To maintain your cat's oral health, it's important to provide them with regular dental care throughout their life. Dry food can help keep their teeth and gums in good condition, and professional dental cleanings performed by your veterinarian can also be beneficial. You can also take various measures to maintain your cat's dental hygiene at home by brushing your cat’s teeth giving dental diets, chews, and treats. By taking these steps, you can help reduce the buildup of plaque and prevent the development of gingivitis and gum disease, which can lead to tooth extraction in severe cases. Keep in mind that good dental care is essential for your cat's overall health and well-being.
Healthy cats don't typically require bathing, but if it becomes necessary, be sure to use only pet shampoos approved for use on cats. Short-haired breeds usually don't require much brushing or bathing from their owners. However, if you have a long-haired cat or a cat that is not grooming itself due to illness, it’s important to routinely brush them to remove any shed hair and prevent hair mats.
Brushing also helps limit the amount of hair they ingest, which can reduce the development of hairballs. Grooming can also be a great way to bond with your cat and be used as a reward. If your cat develops mats, be sure to use electric clippers instead of scissors to avoid cutting their skin.
Another important aspect of cat care is checking their ears regularly for cleanliness. Dirty ears can harbor organisms that may lead to infection, so it's crucial to keep them clean.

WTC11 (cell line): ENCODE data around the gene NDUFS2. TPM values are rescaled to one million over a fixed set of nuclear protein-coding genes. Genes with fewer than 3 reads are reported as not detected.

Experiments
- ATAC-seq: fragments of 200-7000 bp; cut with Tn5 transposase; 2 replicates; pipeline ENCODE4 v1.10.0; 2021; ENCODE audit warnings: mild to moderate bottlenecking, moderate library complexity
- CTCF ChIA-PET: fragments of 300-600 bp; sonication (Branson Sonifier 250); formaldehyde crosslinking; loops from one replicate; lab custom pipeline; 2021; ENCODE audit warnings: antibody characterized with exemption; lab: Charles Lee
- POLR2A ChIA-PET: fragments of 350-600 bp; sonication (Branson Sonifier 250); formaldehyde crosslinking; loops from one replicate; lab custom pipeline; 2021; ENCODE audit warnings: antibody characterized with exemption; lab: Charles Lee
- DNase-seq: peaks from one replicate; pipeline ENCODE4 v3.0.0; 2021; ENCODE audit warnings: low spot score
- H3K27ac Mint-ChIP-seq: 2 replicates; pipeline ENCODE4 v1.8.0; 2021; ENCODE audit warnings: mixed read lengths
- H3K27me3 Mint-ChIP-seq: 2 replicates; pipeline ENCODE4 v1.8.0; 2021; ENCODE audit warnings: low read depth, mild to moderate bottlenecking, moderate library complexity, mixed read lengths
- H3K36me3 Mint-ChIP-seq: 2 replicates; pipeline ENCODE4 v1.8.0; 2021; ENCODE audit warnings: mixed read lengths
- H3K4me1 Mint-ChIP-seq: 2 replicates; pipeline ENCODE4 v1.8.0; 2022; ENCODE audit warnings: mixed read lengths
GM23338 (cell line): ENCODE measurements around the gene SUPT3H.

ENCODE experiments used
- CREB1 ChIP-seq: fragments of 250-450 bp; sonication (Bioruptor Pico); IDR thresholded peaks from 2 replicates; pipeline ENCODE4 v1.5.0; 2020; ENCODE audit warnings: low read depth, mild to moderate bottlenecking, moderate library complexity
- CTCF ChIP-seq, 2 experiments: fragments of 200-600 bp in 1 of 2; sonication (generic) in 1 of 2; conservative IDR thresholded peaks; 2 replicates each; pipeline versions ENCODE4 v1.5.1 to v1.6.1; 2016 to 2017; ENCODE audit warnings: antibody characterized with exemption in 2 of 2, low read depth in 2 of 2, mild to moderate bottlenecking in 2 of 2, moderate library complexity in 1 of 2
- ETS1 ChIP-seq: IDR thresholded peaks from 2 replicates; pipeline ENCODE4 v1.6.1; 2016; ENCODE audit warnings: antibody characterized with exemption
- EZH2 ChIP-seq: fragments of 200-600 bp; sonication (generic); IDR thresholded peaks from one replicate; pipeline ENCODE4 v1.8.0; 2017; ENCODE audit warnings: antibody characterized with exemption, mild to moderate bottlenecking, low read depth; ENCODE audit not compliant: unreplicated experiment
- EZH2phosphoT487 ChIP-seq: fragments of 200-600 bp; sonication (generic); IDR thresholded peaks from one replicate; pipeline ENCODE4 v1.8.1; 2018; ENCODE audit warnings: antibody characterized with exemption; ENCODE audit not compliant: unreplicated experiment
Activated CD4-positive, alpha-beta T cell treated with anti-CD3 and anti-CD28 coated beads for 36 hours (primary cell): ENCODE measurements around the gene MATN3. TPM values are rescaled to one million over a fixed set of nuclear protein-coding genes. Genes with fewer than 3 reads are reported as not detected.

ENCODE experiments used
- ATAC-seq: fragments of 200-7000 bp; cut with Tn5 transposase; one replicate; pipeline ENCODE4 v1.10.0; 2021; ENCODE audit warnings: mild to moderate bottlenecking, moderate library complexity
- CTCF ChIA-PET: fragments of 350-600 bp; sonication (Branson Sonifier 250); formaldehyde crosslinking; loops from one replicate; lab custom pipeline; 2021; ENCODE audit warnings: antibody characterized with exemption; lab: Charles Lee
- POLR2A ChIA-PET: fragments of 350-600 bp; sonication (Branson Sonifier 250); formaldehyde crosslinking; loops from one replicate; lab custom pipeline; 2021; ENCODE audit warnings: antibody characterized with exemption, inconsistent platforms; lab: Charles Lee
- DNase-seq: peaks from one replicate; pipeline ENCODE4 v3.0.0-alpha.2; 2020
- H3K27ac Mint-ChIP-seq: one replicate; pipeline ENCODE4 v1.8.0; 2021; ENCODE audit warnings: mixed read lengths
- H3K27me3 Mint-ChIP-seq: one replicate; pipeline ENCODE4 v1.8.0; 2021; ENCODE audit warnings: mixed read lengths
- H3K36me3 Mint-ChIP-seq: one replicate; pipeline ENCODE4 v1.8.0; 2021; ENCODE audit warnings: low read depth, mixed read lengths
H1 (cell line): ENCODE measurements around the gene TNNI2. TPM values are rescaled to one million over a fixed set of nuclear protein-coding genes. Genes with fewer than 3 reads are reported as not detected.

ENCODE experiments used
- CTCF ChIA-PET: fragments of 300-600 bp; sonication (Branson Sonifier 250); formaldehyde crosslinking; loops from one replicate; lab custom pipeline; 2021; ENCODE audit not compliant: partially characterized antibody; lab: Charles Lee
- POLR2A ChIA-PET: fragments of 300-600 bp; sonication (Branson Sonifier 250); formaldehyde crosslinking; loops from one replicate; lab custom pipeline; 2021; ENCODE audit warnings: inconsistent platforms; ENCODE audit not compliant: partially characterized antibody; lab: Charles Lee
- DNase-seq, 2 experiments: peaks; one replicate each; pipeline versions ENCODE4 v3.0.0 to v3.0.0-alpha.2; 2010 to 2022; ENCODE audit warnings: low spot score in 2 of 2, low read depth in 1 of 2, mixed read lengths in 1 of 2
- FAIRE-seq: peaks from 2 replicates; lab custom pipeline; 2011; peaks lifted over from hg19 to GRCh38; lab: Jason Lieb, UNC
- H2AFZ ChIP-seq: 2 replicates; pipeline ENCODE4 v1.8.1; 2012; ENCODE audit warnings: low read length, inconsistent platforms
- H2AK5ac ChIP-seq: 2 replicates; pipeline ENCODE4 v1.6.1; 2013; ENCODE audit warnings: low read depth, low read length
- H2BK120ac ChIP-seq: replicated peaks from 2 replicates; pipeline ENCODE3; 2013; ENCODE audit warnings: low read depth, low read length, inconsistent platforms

It's easy to overlook your cat's claws until they become too long and sharp. However, when it's time for a trim, gently press your cat's foot to reveal the claws and use a cat nail trimmer to only cut the white tip of the nails. Be careful not to cut the pink area as it is sensitive and contains nerves and blood vessels. If cleaning is necessary, it's best to ask your veterinarian to demonstrate how this should be done safely.
It's important to protect your furry friend from potential hazards around the house, including cleaning supplies, chemicals, pesticides, antifreeze, electrical cords, and certain house plants that may be toxic to them. Kittens and curious cats are at the greatest risk, so it's crucial to keep these products out of reach at all times. Additionally, cats can be particularly sensitive to many medications commonly found in households, including aspirin, acetaminophen, ibuprofen, and cold remedies. It's best to avoid giving your cat any human medication unless your veterinarian specifically instructs you to do so. It's also important to keep cats and kittens away from open windows or balconies in multi-story buildings. Although cats are agile and can often right themselves in mid-air, they can still sustain serious injuries if they fall from a great height.
To prevent unwanted kittens and potential future medical complications such as uterine cancer or infection, it's recommended to have female cats spayed and male cats neutered unless they're used for breeding. Spaying or neutering also reduces the desire to wander outside, which can lead to injuries such as car accidents or fights. In addition, neutered male cats are less likely to spray urine to mark their territory. The procedure is typically performed on cats when they're around 6 to 7 months old.
Ensuring the general health of your cat requires regular attention and care. From routine veterinary visits to proper nutrition, grooming, and protection from household hazards, there are many things you can do to keep your feline friend healthy and happy throughout their life. By following the guidelines discussed in this blog, you can help prevent illness and ensure your cat's overall well-being. Remember, a healthy cat is a happy cat!